You help your clients work through money issues, but you may not have worked through your own. If you are in private practice, then you are a business owner. That means it's crucial that you work through those issues. Sometimes therapists focus solely on the clinical side of private practice. That's understandable. We didn't become therapists for financial reasons. The business side of your practice also needs attention and respect. If you don’t work through your money issues, you won’t do well as a business owner, no matter how wonderful you are as a clinician.
In this series I will go through the top 5 money issues I see therapists struggling with in their private practices. When I help therapists work through these money issues, they are able to dramatically increase their earnings.
The first money issue is having a low earning set point.
“I don’t expect to earn more than ……”
How much do you believe you can and should earn as a therapist in private practice? This is your money set point. You may think you know your set point, but your body will tell you for sure.
Try this exercise:
You’re going to think about earning different amounts of money and listen to your body’s response. Start low, with an amount of money that you think you could easily earn. Say to yourself “I earn ... per year.” Listen to your body as you say this. Then add five or ten thousand dollars to that amount and say it again: “I earn…per year.”
Keep increasing that number and listen to your body. Your set point is the place where you begin to feel uncomfortable. You’ll feel some tightness in your chest or a pit in your stomach or perhaps tension in your neck.
It is very unlikely that you’ll earn more than your set point. Even if opportunities are right in front of you that could bring you above that income level, you unconsciously sabotage those opportunities.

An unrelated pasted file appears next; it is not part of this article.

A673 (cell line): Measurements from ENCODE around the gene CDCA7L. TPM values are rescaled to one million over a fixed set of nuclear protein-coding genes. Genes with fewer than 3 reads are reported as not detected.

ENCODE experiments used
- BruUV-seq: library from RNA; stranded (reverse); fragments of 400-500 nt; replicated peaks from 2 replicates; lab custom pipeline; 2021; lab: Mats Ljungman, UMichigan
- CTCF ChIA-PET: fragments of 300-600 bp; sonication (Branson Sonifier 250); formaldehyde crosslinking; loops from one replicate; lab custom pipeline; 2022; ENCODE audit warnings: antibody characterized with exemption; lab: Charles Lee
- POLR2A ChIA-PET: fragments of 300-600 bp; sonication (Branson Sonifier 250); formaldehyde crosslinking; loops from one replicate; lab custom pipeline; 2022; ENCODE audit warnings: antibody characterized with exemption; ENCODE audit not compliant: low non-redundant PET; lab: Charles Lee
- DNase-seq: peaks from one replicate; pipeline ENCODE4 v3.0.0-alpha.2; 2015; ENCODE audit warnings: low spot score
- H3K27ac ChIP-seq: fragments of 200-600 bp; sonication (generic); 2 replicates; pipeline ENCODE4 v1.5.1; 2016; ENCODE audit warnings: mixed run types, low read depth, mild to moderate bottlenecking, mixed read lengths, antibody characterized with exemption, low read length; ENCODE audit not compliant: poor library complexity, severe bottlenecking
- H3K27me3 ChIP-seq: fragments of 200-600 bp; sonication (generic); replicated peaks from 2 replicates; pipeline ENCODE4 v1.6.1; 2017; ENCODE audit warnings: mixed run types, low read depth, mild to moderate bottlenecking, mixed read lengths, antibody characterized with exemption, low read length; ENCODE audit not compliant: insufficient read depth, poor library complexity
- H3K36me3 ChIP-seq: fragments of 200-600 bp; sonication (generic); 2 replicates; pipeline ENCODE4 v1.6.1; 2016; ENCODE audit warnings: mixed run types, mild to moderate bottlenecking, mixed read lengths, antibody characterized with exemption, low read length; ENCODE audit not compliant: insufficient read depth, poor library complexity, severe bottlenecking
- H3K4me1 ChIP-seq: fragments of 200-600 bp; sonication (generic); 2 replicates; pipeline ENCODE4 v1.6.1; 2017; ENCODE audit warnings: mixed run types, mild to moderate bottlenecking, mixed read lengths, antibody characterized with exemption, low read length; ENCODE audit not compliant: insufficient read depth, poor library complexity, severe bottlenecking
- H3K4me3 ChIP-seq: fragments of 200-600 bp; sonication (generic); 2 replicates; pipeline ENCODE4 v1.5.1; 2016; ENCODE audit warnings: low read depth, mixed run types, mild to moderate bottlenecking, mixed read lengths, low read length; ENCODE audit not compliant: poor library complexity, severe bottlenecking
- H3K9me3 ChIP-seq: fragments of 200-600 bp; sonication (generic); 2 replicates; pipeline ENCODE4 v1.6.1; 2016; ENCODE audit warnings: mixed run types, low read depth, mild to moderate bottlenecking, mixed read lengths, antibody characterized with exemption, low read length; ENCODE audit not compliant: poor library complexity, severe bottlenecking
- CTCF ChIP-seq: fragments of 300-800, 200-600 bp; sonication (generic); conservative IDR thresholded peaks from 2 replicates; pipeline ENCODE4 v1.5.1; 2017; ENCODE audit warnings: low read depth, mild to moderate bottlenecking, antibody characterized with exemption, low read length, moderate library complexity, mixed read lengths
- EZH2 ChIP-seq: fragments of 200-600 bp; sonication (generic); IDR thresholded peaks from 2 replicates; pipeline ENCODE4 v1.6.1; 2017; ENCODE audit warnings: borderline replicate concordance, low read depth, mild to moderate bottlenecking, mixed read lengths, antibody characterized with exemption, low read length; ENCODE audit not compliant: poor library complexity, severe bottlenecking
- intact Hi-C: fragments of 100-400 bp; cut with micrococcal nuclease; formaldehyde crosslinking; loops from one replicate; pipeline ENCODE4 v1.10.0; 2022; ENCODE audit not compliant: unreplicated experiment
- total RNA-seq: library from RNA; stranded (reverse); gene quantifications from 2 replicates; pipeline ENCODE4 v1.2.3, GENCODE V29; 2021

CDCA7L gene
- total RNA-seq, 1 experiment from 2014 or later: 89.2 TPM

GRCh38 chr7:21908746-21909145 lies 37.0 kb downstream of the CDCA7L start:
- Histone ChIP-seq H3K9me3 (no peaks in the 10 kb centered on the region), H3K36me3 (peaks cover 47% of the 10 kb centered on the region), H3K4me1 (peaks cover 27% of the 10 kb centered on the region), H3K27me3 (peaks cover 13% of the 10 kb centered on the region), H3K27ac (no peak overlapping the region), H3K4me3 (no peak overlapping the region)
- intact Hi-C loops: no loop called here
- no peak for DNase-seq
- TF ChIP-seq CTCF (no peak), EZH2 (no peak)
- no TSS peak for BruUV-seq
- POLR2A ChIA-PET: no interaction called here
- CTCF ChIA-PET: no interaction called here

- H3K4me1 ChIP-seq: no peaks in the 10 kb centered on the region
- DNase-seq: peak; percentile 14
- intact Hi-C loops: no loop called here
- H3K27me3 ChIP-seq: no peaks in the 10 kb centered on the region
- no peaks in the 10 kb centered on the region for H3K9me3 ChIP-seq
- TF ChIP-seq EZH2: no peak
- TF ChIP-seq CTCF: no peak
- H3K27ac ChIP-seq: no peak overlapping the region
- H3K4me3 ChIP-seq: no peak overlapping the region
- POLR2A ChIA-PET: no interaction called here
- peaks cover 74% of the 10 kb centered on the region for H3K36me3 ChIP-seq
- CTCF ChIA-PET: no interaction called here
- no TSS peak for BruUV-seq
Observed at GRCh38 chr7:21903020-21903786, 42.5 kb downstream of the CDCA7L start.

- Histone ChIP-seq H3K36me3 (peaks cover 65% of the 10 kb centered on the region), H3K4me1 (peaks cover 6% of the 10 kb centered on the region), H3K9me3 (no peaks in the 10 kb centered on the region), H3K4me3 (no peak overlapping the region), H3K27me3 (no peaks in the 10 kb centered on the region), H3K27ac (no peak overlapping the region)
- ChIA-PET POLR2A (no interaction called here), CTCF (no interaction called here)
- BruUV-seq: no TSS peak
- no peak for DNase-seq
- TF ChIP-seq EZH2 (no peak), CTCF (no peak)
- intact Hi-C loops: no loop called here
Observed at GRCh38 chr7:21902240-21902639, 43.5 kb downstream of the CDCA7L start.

Perhaps you sabotage your earning potential by keeping your fees low, showing discomfort when you discuss fees, getting sick so that you have to miss work, or forgetting to call a potential client back for a few hours. The opportunities for sabotage are endless, aren’t they?
The solution to this money issue is to raise your set point. Often acknowledging your set point begins to make a difference. Explore what is keeping your set point low. Many therapists have to work through some of these statements to work through their set point issues:
- It is not safe to earn more than this. My friends or family will not like me. I will mismanage it. I won’t know who I am.
- I don’t deserve to earn more than this. I am not worthy of more than this because I’m not smart enough, or (fill in the blank) enough.
- I would be disloyal to (fill in the blank) if I earn more than this. I have an unspoken agreement to keep my income lower than this.
Identify the fears and beliefs that are keeping your set point low so that you can release them.
Tune back in for the next 4 weeks to read more about the money issues that might be holding you back.
Is it time to build your private practice in a big way? Apply for a free consultation with me now.